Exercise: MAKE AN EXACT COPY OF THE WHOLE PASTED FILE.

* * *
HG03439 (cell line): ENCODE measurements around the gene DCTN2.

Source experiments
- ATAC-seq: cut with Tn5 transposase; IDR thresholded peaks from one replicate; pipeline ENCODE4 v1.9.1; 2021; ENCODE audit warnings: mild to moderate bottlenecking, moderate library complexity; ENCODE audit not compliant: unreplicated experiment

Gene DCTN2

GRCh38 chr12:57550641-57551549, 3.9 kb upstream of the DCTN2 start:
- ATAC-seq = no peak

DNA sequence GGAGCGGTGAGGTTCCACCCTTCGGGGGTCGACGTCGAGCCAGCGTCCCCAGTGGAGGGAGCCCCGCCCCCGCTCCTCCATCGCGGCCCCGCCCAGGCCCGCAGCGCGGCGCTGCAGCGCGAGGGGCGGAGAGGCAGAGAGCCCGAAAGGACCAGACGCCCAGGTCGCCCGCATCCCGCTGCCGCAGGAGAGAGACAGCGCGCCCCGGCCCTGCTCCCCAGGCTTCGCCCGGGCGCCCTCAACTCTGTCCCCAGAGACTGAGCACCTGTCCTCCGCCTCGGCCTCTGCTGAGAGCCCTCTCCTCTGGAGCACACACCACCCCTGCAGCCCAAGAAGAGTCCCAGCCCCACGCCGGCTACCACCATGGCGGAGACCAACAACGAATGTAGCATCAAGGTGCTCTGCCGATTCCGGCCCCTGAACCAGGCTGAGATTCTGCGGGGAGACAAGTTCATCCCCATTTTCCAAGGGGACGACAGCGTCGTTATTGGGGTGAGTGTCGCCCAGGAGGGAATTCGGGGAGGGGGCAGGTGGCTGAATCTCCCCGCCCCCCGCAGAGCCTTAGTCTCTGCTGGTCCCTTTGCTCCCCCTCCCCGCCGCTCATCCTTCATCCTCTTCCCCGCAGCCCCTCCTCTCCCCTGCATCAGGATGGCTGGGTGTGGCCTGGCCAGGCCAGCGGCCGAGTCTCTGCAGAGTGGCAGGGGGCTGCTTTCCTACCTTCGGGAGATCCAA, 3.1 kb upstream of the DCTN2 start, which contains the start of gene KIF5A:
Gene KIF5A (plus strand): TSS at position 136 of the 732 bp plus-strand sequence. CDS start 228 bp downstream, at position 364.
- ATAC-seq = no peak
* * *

HG03439 (cell line): ENCODE measurements around the gene DCTN2.

Source experiments
- ATAC-seq: cut with Tn5 transposase; IDR thresholded peaks from one replicate; pipeline ENCODE4 v1.9.1; 2021; ENCODE audit warnings: mild to moderate bottlenecking, moderate library complexity; ENCODE audit not compliant: unreplicated experiment

Gene DCTN2

GRCh38 chr12:57550641-57551549, 3.9 kb upstream of the DCTN2 start:
- ATAC-seq = no peak

DNA sequence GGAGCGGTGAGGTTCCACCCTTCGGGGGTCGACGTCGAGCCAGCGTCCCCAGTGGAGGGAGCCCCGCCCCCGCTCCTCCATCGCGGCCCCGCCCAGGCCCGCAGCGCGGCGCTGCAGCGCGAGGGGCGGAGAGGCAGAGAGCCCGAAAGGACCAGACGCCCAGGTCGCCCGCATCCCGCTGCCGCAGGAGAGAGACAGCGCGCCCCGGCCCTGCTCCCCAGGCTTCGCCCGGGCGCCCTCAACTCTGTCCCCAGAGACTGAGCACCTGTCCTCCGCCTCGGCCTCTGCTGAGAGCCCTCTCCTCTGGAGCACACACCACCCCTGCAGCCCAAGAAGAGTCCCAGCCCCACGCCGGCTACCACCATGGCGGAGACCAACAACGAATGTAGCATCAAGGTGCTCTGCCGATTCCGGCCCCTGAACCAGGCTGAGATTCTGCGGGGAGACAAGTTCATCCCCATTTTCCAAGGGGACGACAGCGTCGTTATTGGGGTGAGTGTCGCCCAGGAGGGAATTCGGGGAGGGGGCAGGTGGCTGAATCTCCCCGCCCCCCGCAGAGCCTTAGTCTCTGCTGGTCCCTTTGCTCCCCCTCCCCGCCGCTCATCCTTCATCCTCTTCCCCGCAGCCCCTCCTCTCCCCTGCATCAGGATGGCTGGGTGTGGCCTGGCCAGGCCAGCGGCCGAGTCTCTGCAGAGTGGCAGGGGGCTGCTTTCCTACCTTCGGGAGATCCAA, 3.1 kb upstream of the DCTN2 start, which contains the start of gene KIF5A:
Gene KIF5A (plus strand): TSS at position 136 of the 732 bp plus-strand sequence. CDS start 228 bp downstream, at position 364.
- ATAC-seq = no peak